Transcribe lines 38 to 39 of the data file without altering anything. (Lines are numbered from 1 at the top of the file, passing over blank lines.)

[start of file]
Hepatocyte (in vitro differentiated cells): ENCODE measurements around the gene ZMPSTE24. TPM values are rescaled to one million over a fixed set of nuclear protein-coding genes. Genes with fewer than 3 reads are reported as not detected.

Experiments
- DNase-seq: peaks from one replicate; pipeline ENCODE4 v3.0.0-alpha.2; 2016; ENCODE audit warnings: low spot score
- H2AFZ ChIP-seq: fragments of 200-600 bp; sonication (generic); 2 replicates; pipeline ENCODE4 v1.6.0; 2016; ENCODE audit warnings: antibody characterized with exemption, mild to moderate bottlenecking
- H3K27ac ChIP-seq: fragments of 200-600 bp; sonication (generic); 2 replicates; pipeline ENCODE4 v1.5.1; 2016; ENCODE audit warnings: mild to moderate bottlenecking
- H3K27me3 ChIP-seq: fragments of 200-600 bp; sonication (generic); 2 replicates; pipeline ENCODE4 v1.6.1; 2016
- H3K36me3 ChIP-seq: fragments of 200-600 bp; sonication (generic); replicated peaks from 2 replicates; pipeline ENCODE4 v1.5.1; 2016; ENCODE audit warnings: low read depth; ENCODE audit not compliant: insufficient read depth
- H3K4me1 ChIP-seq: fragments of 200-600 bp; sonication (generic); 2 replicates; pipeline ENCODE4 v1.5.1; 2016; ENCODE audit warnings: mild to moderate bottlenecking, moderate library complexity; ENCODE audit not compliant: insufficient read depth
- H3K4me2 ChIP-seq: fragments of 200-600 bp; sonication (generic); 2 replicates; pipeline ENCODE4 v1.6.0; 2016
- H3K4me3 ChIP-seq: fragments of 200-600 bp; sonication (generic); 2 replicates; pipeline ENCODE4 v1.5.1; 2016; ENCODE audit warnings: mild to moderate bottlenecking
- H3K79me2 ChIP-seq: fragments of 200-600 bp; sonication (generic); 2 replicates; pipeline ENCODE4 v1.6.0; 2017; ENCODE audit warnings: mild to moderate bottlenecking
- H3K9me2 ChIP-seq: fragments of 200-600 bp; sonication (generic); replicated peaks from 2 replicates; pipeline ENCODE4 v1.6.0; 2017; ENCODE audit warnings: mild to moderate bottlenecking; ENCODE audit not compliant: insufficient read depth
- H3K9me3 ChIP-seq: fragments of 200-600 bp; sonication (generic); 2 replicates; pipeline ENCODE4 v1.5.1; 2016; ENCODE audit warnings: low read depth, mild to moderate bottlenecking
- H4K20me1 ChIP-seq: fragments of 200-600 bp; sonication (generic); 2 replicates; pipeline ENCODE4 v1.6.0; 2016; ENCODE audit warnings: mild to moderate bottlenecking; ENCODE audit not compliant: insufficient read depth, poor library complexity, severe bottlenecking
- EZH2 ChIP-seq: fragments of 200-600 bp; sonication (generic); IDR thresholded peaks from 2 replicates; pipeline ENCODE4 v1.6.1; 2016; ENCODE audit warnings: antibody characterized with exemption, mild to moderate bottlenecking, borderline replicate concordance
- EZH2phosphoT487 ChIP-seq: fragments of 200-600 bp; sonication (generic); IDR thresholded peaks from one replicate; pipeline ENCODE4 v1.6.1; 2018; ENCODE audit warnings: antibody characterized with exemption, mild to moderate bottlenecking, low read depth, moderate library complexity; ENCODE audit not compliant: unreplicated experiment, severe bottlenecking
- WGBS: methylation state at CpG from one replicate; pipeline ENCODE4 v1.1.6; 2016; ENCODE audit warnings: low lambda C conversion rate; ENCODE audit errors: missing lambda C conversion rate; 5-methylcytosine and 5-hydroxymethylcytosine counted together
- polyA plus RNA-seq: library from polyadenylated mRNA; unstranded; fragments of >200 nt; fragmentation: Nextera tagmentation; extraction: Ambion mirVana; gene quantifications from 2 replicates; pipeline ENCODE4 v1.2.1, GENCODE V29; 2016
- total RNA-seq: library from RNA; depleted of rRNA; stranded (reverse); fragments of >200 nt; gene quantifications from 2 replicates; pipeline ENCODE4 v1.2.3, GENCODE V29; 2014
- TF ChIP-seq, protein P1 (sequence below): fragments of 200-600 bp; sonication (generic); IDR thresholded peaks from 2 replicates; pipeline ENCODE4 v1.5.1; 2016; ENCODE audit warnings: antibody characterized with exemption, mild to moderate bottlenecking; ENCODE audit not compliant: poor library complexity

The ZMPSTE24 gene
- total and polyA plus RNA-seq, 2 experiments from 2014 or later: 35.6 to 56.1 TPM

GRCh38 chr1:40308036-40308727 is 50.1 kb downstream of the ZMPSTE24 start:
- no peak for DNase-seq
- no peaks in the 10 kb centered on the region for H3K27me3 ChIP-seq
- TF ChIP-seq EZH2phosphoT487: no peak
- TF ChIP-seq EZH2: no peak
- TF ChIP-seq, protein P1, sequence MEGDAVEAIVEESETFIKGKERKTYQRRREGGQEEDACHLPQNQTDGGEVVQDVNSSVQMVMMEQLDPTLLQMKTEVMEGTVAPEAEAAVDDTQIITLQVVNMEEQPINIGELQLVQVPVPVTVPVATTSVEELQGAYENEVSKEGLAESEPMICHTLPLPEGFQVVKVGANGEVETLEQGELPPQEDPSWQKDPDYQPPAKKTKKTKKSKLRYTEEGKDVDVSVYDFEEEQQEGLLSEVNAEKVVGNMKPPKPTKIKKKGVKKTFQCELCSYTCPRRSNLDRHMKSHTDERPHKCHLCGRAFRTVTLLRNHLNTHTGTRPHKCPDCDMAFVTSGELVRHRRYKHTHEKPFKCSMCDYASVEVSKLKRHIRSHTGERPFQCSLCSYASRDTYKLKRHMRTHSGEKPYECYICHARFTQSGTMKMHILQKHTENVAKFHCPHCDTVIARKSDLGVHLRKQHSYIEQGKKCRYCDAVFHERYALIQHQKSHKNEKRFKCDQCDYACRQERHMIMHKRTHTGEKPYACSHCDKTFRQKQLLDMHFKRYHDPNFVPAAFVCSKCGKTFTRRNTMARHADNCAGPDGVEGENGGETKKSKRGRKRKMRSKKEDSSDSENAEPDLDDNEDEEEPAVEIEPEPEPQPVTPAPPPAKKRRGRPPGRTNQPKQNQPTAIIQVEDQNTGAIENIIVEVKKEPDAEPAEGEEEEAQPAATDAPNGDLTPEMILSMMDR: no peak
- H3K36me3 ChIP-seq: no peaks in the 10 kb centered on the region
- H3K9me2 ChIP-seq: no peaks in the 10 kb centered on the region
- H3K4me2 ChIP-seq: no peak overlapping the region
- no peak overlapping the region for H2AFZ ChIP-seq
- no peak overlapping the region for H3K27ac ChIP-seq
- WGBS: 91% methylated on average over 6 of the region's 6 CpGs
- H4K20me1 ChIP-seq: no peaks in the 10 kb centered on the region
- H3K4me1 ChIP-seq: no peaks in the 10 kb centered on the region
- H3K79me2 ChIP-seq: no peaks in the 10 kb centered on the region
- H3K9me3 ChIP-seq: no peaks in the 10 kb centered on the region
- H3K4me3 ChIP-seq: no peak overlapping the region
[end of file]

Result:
- H3K9me3 ChIP-seq: no peaks in the 10 kb centered on the region
- H3K4me3 ChIP-seq: no peak overlapping the region